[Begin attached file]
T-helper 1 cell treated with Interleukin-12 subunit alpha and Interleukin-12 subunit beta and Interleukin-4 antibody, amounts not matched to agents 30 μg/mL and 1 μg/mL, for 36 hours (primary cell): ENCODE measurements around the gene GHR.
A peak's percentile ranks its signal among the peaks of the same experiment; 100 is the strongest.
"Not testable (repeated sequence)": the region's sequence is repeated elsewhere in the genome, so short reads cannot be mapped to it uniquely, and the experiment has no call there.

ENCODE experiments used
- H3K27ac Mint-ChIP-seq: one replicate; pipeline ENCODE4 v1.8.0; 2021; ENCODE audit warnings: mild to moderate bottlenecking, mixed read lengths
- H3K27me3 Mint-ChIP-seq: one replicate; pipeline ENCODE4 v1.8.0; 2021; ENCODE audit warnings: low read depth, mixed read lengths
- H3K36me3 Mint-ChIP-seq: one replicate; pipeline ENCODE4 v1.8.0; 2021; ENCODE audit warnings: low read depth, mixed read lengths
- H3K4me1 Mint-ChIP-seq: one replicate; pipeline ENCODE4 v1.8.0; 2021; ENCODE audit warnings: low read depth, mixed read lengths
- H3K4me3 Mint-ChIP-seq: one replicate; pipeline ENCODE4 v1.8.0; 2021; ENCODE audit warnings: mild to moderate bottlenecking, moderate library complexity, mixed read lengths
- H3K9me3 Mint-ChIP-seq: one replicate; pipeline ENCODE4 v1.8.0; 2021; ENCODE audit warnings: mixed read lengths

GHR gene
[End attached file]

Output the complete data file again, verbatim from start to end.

T-helper 1 cell treated with Interleukin-12 subunit alpha and Interleukin-12 subunit beta and Interleukin-4 antibody, amounts not matched to agents 30 μg/mL and 1 μg/mL, for 36 hours (primary cell): ENCODE measurements around the gene GHR.
A peak's percentile ranks its signal among the peaks of the same experiment; 100 is the strongest.
"Not testable (repeated sequence)": the region's sequence is repeated elsewhere in the genome, so short reads cannot be mapped to it uniquely, and the experiment has no call there.

ENCODE experiments used
- H3K27ac Mint-ChIP-seq: one replicate; pipeline ENCODE4 v1.8.0; 2021; ENCODE audit warnings: mild to moderate bottlenecking, mixed read lengths
- H3K27me3 Mint-ChIP-seq: one replicate; pipeline ENCODE4 v1.8.0; 2021; ENCODE audit warnings: low read depth, mixed read lengths
- H3K36me3 Mint-ChIP-seq: one replicate; pipeline ENCODE4 v1.8.0; 2021; ENCODE audit warnings: low read depth, mixed read lengths
- H3K4me1 Mint-ChIP-seq: one replicate; pipeline ENCODE4 v1.8.0; 2021; ENCODE audit warnings: low read depth, mixed read lengths
- H3K4me3 Mint-ChIP-seq: one replicate; pipeline ENCODE4 v1.8.0; 2021; ENCODE audit warnings: mild to moderate bottlenecking, moderate library complexity, mixed read lengths
- H3K9me3 Mint-ChIP-seq: one replicate; pipeline ENCODE4 v1.8.0; 2021; ENCODE audit warnings: mixed read lengths

GHR gene